Watching my 4-year-old niece reminds me of the enormous benefits that playfulness brings as a way to learn and approach life. When children play, they invent and explore. There are no boundaries or barriers between the real and the imaginary for them. I watched my niece turn an abacus into a rocket control panel and a toy wooden screwdriver into a magic wand.
Given the opportunity for free, playful reign, a young child's ability to imagine is not closed to nor held back by rules - they enjoy asking questions. They can see things for what they are, or differently.
The father of my niece bought her a complete set of wooden replicas of carpentry tools with a carpentry bench. On initiative alone, she soon discovered many uses for a hammer and saw. Her father showed her how to use a screwdriver and wrench - that was enough for her to let the door of her imagination open. She started applying these tools around the home and creating imaginary things. Her LEGO games played a significant part in her development. She started building things that only her imagination would conceive.
This natural behaviour in every normal and healthy child is an opportunity available to us as parents and adults: a quality to nurture in the child and in ourselves. If we can keep an open mind, like an empty vessel that will receive anything that is put into it, then life remains full of possibilities, responsive, fluid. A new baby is willing to learn anything that we teach. As parents or tutors, we have the chance not only to carefully select what we put into a child’s mind and how we allow them to learn, but to learn from their playfulness too.
Children acquire long-term learning qualities when a parent keeps a balance between watching and participating. Allowing children to discover something for themselves, to work through frustrations will serve them better than having a completed, perfect LEGO object.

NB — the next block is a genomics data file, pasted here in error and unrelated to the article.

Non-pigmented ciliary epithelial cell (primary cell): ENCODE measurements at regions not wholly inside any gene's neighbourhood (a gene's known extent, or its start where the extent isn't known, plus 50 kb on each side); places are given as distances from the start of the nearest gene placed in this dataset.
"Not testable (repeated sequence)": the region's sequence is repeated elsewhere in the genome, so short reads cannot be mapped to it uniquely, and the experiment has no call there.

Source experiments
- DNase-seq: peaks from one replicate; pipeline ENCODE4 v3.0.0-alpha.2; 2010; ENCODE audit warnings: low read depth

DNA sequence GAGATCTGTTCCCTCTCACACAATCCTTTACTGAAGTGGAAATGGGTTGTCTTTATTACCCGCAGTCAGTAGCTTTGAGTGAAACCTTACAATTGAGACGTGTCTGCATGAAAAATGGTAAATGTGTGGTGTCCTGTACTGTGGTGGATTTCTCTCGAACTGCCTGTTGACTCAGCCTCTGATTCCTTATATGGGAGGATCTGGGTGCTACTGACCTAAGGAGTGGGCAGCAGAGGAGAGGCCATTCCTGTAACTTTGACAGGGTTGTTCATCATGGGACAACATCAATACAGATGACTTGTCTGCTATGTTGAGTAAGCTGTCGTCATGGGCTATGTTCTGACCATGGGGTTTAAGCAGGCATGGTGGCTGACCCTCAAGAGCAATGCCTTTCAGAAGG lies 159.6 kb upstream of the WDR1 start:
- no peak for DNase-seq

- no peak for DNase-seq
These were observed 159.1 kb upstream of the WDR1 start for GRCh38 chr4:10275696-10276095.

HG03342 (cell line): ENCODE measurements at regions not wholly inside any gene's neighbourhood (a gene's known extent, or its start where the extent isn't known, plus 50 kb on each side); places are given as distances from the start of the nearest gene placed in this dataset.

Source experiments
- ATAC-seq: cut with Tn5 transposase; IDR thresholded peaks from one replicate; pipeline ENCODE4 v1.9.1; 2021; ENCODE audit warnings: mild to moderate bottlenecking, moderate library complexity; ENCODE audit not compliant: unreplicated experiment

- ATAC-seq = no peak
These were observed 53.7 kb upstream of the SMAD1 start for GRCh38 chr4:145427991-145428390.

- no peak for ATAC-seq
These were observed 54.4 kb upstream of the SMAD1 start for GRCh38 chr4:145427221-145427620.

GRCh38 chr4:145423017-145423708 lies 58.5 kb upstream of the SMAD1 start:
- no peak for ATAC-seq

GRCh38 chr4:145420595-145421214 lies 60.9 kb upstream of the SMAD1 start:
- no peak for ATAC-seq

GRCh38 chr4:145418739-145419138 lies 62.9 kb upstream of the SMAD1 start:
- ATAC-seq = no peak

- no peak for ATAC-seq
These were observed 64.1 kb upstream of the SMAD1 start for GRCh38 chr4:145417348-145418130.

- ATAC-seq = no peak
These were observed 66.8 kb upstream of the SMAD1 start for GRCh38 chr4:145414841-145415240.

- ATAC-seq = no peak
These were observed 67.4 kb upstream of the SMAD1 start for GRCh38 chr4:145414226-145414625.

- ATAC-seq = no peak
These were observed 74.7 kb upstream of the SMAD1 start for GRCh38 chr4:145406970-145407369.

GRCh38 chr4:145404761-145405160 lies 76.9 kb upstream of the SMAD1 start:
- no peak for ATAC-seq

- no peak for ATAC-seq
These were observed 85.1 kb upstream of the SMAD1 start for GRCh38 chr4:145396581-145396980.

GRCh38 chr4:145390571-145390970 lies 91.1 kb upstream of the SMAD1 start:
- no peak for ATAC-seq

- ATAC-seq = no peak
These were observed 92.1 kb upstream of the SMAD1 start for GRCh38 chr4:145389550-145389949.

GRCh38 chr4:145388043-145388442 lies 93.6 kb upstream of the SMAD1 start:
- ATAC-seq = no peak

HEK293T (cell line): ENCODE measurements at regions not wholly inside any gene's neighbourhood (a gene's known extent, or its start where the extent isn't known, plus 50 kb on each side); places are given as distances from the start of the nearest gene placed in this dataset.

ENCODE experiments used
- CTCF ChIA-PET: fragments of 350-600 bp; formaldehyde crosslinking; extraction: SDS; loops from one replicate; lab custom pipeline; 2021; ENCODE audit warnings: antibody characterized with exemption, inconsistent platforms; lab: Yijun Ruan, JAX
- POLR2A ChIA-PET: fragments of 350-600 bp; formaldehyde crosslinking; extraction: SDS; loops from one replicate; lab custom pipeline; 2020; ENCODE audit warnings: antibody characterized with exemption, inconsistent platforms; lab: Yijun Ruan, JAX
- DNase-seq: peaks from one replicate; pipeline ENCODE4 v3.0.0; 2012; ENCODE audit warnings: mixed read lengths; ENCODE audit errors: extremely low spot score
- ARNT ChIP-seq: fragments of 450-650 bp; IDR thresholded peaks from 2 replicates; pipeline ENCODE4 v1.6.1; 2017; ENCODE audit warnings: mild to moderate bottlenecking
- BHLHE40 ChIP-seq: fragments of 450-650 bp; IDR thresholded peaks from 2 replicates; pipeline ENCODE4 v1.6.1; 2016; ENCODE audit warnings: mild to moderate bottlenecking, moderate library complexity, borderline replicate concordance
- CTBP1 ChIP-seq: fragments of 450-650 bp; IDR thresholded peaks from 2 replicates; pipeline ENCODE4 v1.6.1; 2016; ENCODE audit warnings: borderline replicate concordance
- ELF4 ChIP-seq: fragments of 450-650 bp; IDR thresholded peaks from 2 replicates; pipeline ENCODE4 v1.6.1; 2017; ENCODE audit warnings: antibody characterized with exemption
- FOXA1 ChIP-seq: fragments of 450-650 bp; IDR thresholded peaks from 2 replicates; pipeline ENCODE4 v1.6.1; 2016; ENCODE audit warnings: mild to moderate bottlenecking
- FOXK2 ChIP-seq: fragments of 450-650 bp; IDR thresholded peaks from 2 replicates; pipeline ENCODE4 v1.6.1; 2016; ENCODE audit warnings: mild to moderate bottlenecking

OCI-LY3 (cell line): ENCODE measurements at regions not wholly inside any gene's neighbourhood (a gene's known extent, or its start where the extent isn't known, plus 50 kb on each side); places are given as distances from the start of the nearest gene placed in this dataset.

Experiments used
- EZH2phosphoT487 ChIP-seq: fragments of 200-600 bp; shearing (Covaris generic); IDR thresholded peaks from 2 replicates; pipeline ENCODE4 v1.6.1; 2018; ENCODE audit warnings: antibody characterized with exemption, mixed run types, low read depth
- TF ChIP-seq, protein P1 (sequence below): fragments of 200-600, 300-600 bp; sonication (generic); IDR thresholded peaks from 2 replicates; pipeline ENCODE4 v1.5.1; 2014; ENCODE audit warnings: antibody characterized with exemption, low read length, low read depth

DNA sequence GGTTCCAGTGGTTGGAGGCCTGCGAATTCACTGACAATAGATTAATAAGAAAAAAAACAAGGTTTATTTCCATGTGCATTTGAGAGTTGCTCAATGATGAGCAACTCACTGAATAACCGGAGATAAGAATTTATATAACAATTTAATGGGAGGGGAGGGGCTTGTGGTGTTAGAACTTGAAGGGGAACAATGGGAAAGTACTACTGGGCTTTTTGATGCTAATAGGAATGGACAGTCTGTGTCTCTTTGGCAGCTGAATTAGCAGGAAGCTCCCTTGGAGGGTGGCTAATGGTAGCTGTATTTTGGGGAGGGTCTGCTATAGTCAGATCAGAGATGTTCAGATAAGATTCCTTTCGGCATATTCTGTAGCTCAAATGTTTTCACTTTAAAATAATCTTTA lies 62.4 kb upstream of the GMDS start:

Solving problems for a child to avoid them experiencing frustration is tempting. We want to avoid a meltdown (and at the time it feels a more attractive option), but bracing for potentially challenging times to let children go through a problem-solving pain barrier themselves will eventually build their creative confidence and hopefully impact positively on their learning behaviour for the longer term.
Laurel Hummel wrote:
‘Creativity is the freest form of self-expression, and there is nothing more satisfying and fulfilling for children than to be able to express themselves openly and without judgment. The ability to be creative, to create something from personal feelings and experiences, can reflect and nurture children's emotional health.’
This comment shows how a child’s emotional health can be linked to the level of freedom they’re allowed to develop to express themselves. As a rule, playfulness and a creative spirit help build social and personal skills. For example, creative play encourages a sense of freedom and confidence that it’s okay to transform an abacus to a rocket control panel or a cardboard box into a castle - with no limitations or sense of judgement.
Observing a child's creativity unleashed is a beautiful reminder to our adult self to continue to explore ideas and nurture our ow dreams with a playful and less judgemental approach. This way we can empower ourselves by seeing things how they are - or by seeing them differently.
Learn more about how to promote creative thinking with your child at Scribeasy.